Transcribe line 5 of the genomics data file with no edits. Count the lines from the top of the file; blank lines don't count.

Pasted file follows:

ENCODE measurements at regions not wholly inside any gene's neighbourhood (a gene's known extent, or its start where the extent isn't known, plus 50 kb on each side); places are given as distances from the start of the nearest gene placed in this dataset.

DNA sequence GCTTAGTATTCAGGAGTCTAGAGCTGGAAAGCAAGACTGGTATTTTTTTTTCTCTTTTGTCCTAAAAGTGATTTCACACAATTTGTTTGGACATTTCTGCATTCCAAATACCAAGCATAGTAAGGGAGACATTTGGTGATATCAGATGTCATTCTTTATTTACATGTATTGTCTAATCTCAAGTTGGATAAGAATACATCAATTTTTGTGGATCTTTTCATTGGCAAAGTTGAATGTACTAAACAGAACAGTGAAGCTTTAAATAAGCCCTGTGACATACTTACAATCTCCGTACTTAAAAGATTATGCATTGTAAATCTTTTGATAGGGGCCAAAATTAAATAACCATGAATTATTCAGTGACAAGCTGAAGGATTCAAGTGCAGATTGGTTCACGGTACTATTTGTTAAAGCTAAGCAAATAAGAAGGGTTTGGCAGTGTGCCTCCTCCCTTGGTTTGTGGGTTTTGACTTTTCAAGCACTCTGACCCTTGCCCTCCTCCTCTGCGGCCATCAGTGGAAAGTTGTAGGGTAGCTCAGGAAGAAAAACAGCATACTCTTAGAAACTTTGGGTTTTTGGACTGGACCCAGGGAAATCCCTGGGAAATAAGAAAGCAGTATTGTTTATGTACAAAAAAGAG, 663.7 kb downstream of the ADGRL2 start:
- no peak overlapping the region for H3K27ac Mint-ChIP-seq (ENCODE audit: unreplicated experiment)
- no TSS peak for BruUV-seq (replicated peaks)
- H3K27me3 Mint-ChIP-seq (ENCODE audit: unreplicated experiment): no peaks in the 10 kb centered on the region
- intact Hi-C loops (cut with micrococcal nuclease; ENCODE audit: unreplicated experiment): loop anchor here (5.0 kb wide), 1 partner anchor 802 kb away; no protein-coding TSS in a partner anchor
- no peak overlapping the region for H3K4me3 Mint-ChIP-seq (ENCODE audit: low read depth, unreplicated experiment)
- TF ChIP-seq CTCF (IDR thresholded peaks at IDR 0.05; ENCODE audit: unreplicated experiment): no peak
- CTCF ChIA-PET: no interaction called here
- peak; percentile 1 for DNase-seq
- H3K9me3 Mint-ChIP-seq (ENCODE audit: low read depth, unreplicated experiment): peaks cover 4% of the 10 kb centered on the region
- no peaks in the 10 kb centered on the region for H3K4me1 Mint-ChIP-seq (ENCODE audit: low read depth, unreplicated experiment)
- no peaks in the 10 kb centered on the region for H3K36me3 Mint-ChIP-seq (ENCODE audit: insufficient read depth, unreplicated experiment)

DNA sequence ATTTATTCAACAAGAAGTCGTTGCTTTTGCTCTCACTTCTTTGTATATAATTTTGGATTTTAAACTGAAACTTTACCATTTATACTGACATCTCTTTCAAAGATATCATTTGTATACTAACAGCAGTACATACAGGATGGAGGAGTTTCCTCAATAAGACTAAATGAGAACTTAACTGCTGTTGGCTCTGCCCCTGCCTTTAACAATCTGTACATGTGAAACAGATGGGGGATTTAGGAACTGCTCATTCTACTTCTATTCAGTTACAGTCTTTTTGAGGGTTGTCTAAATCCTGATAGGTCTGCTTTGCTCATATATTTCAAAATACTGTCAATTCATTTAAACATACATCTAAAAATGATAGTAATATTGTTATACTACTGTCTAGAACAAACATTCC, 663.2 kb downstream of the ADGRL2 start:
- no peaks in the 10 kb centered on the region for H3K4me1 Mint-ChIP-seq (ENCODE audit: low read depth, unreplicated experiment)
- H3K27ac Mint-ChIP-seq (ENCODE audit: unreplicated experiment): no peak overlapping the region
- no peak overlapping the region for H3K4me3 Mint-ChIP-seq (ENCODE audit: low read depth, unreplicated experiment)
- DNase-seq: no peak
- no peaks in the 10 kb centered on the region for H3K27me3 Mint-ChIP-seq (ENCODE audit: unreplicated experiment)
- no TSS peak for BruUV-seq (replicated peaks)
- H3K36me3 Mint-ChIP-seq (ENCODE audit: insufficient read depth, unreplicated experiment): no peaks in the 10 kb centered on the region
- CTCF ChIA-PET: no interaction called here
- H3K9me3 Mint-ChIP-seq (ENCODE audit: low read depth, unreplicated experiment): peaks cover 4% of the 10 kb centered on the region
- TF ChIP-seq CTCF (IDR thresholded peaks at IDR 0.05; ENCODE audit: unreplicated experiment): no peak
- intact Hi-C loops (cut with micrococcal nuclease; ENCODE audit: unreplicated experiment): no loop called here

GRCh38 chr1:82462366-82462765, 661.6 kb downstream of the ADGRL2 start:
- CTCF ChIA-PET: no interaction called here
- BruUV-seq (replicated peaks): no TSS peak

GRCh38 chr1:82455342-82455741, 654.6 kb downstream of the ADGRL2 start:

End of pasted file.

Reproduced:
- H3K27me3 Mint-ChIP-seq (ENCODE audit: unreplicated experiment): no peaks in the 10 kb centered on the region